B. S. LEON TRUST
Benny Leon Harare, Zimbabwe)
Mr Behor Samuel Leon was born in
1889 on the Island of Rhodes and came to what then was Rhodesia as a young
man in 1908. He worked at various things for a number of years, until he had
saved enough money to start his own businesses. He tried many things
including farming, mining, trading stores etc, before going into the
property market. Here his industrial and business concerns flourished and he
became a comparatively wealthy man, he never married but was a keen
sportsman, particularly with tennis and golf He was a founder member of the
Wingate Country Club and Youth organisations could always rely on B. S. Leon
His latter years saw him turn his attention to charitable
Organisations and Commercial Institutions.
In July 1950
the Loyal Woman Guild lead by a Mrs Henry Smith initiated the idea of a home
for the elderly men and woman, she got B. S. Leon interested in the project,
and he opened a Trust Fund with a gift of 100 pounds sterling. This was
followed in April 1951 with a gift of land. 20 acres of Mayfield Estate and
in September 1952, the foundation of the present home was opened in the farm
house with 7 elderly residents and it_became known as the B. S. Leon
Jubilee Home for the elderly.
The home now specialises in care and treatment of me
old and infirm members of society of both sex's.
Over the years the home has expanded to what it is
today, there are 100 +- residents, patients
in rooms or in frail care wing in hospital.
In what is known as the Leon House, there are 42
separate rooms for female and male residents, also three small four bed
wards, a dinning room, kitchen, and two communal lounges.
In 1962 the hospital wing was
added on for frail care cases, there are three female wards with 36 beds ,
one male ward with 12 beds and two singles private rooms.
In 1970 the present laundry was added on, this caters
for all the washing at the home. I might add here the three washing machines
are the original ones from 1970, and are still being used 7 days a week,
although at times its difficult to get spares when they break down. There
are also two tumble dryers and two spin dryers of similar age as well as a small
roller iron and 5 small irons.
There is 24 hour nursing
in both sections of the home with fully qualified
nursing sisters in charge and excellent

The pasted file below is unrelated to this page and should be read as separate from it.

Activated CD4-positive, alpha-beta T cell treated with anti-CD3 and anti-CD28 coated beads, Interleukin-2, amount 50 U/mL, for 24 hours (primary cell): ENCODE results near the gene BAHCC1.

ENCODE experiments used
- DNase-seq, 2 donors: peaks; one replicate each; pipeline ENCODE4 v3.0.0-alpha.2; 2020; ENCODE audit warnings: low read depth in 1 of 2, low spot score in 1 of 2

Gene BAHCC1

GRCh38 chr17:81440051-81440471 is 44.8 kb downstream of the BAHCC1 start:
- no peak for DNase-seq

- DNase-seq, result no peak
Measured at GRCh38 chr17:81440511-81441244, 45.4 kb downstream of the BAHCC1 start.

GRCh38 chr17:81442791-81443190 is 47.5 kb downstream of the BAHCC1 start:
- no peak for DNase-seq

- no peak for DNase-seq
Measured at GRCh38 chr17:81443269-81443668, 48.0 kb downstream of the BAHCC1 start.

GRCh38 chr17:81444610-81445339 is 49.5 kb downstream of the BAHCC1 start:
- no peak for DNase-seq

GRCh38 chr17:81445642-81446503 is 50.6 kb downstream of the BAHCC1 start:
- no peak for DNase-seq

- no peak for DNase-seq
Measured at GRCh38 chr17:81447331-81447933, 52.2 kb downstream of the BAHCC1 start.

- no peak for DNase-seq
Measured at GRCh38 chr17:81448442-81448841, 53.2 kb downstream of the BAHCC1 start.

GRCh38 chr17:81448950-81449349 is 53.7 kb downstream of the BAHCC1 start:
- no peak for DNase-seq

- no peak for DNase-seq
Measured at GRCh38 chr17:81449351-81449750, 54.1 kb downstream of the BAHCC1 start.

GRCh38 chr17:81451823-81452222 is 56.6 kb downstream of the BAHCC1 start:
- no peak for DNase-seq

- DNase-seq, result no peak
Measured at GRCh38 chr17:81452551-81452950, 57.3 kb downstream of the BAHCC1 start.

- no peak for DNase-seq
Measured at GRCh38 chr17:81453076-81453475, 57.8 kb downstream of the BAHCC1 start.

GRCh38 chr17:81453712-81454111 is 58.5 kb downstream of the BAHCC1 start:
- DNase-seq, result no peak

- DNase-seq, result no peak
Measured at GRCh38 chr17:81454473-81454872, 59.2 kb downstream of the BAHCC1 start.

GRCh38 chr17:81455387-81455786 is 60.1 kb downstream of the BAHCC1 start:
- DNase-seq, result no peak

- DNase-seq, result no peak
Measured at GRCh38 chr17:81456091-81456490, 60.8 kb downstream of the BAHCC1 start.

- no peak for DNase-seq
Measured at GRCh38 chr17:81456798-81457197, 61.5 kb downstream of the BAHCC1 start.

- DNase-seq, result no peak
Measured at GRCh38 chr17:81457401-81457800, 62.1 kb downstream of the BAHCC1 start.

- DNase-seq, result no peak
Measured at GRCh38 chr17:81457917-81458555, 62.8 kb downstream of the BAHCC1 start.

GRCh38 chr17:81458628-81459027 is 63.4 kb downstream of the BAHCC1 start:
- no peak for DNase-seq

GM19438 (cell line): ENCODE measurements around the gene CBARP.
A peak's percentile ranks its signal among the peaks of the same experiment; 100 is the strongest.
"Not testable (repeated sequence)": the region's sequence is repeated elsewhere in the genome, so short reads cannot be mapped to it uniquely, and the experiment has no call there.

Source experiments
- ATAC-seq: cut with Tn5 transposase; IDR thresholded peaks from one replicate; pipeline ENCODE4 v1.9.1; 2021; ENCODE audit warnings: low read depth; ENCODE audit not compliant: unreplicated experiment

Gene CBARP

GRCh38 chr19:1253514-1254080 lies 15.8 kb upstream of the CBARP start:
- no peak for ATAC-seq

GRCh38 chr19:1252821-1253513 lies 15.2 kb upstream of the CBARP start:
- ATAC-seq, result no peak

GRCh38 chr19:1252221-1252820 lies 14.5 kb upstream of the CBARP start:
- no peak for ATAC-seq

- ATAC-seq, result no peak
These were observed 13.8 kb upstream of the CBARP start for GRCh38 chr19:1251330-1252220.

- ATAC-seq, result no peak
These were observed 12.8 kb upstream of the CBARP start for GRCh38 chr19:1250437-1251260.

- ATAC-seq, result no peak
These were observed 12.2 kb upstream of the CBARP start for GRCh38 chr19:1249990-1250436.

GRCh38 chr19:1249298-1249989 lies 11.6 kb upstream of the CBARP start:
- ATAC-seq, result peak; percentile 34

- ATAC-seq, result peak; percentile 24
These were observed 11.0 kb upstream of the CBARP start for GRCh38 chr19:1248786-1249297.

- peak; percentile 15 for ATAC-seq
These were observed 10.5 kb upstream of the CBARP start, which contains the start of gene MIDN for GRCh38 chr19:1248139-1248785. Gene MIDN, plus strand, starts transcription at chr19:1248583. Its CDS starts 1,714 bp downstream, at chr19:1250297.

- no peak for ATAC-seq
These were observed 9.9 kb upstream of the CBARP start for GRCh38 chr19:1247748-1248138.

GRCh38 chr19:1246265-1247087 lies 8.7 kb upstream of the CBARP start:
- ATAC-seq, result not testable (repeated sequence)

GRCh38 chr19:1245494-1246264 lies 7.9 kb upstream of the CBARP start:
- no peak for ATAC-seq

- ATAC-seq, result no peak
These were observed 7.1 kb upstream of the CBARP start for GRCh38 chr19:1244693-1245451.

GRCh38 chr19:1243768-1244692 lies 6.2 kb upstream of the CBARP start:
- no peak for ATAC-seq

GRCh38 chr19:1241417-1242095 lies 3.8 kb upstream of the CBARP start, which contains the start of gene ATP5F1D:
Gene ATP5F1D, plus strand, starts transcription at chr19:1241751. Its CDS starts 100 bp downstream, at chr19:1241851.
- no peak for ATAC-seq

assistants ( nursing aids) these are
supervised by a qualified Matron and Deputy Matron, who endeavour to make die
lives of the elderly people more bearable and acceptable in their latter
The home employs approximately (100) one hundred
staff which includes the two ladies who man the office and Matrons down to
the general workers and workshop staff
There is a fund raising committee made up of
volunteers, some who have no connection with the home, they raise funds by
having stalls at fetes, clothes, and book
sales, also garage sales, etc, etc, etc. All items for sale have been
donated and money raised goes to a certain project which would benefit all
the residents in the home, certain organisations and commercial companies
give a donation either in cash or in kind,
but unfortunately due to the economy of the country these are getting less.
Leon - a Philanthropist
plaque on the rear wall of the Sephardi Synagogue in Harare, was unveiled by
Mr. B. S. Leon in June 1958. The plaque commemorates the consecration of the
Sephardi synagogue forty-one years ago.
Mr. B. S. Leon was highly regarded
by the members of the congregation for his financial endeavours and
his philanthropy towards his fellow man.
The Samuel Leon Hebrew School is named after his father. Born on the
island of Rhodes he was very conscious of the well being of his fellow Jews.
The economy of the island could no longer support the 4000 strong
Sephardi communities there, and with the clouds of the European war
gathering on the horizon he assisted many of them to immigrate to Southern
Rhodesia in the early 1920ís and 1930ís. Rhodes Island at that time was
an Italian possession, and with the alliance between Mussolini and Hitler,
the racial laws discriminating against Jews were implemented in 1938.
In August 1944 the Nazis deported the remaining 1767 Jews of which
only 163 survived the horrors of Auschwitz.
Many families owe him a debt of gratitude. A good many members of the
present congregation are in this country because of Behor Shumuel
Leon, who died in 1963, aged 74.
Leon was a well to do man, having made money through mining and
farming ventures, he did not marry. Whilst living in Gatooma and the Eiffel
Flats he became a Freemason and was Past Master of the Gatooma Lodge.
In about 1954 he built the B. S. Leon Home for the Aged, and
established the B. S. Leon Trust, of which he was Founder and President.
Shortly after this he was honoured by Queen Elizabeth and received the O.B.E.
(Order of the British Empire) Today this Home is still operative and
of the thirty eight members,
seven are Jewish.
eldest is Mr. Solly Plein (95) followed by Mrs Marie Scemaria (87), Alegra
Trevis who is the neice of
B. S. Leon, Esther Israel, and Stella Habib.